*In this article, Dr. Tony Hirt discusses the new Steady-State Accelerator, available in the upcoming release of FLOW-3D v12.0.*

There is frequently a need to have a faster way to generate a steady free-surface flow than by simply trying to compute the asymptotic state of a transient flow. The situation is similar to solving for incompressible flow by trying to use a compressible flow solver. In the latter case, compression waves can take a long time to decay and leave a resultant incompressible flow. Correspondingly, in free-surface flows the fluid is incompressible, but surface waves may require a long time to damp out to produce a steady free-surface configuration.

In the incompressible flow case, we use an iterative process (i.e., the pressure-velocity iteration) that critically damps compression waves. Physically, the iteration allows pressure-like waves to travel short distances that influence localized regions, but that then damp quickly enough to avoid long range propagation and reflections that could introduce considerable noise in the pressure field.

In this note, a simple pressure adjustment applied to free-surface cells acts as a damping force on surface disturbances. This damping accelerates the approach to a steady free-surface configuration.

## Steady-State Accelerator Idea

Fluid interfaces or free surfaces are tracked in ** FLOW-3D** using the Volume-of-Fluid (VOF) technique. The fraction of fluid variable F locates the regions occupied by fluid. If a fluid has a stationary free surface the F values defining the fluid must also retain steady values. For F to be constant, the fluid velocity normal to the surface must be zero. Of course, the tangential fluid velocity at a surface does not have to be zero. For example, in flow over a weir there is constant flow but the location and shape of the stream off the step is unchanging.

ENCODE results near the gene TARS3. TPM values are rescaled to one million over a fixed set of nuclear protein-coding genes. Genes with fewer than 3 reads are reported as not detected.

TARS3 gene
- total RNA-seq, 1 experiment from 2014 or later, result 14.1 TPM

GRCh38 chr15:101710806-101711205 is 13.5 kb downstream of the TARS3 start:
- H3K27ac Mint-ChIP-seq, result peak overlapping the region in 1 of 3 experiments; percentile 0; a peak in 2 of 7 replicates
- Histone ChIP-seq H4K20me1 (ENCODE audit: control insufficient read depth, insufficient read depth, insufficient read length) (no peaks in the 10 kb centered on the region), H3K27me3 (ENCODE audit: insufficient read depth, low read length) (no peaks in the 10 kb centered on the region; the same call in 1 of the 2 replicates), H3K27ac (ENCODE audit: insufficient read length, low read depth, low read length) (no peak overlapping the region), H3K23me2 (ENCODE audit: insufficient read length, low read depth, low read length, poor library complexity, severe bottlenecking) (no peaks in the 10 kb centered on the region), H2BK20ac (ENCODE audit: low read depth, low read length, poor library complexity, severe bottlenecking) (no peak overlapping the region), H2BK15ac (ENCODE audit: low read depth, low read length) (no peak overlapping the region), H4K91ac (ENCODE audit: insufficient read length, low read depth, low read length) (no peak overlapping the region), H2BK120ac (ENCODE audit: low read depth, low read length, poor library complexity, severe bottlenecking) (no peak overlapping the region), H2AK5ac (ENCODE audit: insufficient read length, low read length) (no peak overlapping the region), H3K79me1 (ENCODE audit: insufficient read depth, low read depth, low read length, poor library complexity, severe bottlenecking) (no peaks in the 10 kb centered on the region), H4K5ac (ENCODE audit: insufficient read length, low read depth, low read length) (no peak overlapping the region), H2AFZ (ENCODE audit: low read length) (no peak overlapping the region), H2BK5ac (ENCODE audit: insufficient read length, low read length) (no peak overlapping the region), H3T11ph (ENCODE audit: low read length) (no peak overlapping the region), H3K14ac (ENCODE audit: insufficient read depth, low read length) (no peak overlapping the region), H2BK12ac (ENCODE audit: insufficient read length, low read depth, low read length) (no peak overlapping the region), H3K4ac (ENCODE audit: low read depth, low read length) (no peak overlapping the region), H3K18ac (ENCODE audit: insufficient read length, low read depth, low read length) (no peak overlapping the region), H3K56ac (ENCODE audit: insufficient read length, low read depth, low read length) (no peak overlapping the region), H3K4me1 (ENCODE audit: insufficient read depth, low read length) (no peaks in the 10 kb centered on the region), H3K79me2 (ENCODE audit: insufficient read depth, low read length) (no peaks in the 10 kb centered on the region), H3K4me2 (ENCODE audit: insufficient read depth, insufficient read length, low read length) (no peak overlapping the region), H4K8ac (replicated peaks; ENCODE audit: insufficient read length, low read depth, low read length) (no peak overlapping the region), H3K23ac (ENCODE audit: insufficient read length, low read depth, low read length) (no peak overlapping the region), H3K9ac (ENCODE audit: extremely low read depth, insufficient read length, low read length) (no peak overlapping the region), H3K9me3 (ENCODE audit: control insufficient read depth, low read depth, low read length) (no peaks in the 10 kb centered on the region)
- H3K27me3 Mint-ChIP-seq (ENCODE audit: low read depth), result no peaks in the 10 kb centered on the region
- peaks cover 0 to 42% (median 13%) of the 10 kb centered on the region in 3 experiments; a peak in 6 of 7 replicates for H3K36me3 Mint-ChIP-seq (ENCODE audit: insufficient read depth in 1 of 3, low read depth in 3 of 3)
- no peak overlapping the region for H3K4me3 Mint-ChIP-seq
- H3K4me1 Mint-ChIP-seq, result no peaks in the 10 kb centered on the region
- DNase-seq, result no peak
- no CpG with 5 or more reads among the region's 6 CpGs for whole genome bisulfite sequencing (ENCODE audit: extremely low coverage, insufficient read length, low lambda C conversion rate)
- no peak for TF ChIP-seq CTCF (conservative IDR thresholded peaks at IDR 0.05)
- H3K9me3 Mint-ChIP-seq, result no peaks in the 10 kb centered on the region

To have a steady-state solver for free-surface flows, a way must be found to drive the normal surface velocity to zero while maintaining the incompressibility of the flow.

One way to accomplish this is to adjust the surface pressure in a way that will drive the normal velocity towards zero — in particular, to add a “damping” pressure contribution to the total surface pressure that is proportional to the normal velocity, being positive if the velocity is directed out of the surface and negative otherwise.

As a zero normal velocity is approached, the corrective pressure must also go to zero so that the surface is not likely to overshoot the stationary position. Of course, overshoots could happen if the correction is too large. For this reason, there must be some limiting factors for a stable application of the correction.

A coefficient acronym, *ssacc*, which stands for **S**teady-**S**tate **Acc**elerator, has been added to the program input to activate this new option. The value for *ssacc* should be less than or equal to 1.0, a convenient upper bound. There are several limiters automatically applied to the damping pressure within the program to prevent it from introducing instability or adversely affecting transient phenomena.